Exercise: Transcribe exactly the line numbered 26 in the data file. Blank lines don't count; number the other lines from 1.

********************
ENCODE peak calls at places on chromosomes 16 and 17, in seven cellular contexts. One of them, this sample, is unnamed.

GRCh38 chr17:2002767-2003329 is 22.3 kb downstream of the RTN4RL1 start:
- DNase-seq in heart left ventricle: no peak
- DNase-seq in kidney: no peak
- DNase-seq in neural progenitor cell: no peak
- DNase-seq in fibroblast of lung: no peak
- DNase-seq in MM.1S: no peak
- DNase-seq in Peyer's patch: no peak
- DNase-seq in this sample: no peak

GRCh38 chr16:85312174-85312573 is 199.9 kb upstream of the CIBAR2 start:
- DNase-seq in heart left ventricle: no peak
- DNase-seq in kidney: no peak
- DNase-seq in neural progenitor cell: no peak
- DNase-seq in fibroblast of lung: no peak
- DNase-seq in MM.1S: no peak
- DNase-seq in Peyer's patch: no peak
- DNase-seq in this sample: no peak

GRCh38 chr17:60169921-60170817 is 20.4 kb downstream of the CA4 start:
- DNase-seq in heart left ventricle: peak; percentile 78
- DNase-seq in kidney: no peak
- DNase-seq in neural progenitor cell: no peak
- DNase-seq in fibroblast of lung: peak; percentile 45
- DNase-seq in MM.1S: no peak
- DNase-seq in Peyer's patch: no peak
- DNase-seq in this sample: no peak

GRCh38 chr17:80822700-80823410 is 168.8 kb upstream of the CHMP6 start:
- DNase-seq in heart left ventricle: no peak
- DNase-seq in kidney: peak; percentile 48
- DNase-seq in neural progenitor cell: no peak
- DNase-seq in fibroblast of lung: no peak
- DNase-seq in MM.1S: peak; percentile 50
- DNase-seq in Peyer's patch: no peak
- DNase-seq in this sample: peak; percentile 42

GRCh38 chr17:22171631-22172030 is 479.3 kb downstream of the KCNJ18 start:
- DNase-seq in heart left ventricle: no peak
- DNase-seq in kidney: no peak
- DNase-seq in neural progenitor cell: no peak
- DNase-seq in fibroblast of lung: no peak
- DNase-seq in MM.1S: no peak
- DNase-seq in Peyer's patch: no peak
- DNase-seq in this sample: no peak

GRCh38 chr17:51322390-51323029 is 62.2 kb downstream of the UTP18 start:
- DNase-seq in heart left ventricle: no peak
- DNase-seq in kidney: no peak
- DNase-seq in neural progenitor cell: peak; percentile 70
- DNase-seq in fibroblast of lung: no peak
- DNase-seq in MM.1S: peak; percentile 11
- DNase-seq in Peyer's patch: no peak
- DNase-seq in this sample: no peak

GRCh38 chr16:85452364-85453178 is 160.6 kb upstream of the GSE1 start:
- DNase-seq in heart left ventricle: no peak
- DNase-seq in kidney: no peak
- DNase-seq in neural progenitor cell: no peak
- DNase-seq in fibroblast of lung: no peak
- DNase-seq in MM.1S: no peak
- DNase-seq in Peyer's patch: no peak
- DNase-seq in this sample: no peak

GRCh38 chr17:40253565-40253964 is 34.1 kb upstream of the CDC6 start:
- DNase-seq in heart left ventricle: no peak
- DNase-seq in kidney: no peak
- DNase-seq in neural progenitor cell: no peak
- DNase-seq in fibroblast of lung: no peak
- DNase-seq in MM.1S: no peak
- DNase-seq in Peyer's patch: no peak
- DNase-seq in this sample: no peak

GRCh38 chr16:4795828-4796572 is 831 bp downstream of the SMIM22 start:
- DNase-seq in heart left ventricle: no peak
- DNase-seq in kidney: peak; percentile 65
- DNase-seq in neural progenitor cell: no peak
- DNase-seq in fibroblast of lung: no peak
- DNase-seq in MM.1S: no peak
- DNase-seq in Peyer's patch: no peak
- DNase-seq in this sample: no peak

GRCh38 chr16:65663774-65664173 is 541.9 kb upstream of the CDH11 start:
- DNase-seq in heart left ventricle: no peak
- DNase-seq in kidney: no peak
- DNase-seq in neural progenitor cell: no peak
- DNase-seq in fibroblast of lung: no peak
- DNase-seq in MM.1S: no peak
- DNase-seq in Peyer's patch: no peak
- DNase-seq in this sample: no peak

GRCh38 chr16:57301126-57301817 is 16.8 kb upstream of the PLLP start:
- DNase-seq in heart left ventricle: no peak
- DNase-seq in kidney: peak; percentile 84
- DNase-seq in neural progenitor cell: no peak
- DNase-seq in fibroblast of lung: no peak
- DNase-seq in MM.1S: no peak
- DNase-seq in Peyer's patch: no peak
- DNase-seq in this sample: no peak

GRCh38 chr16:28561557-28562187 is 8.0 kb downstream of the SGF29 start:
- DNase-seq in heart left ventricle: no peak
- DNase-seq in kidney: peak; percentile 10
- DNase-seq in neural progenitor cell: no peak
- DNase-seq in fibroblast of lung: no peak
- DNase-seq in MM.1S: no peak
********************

GRCh38 chr17:80822700-80823410 is 168.8 kb upstream of the CHMP6 start: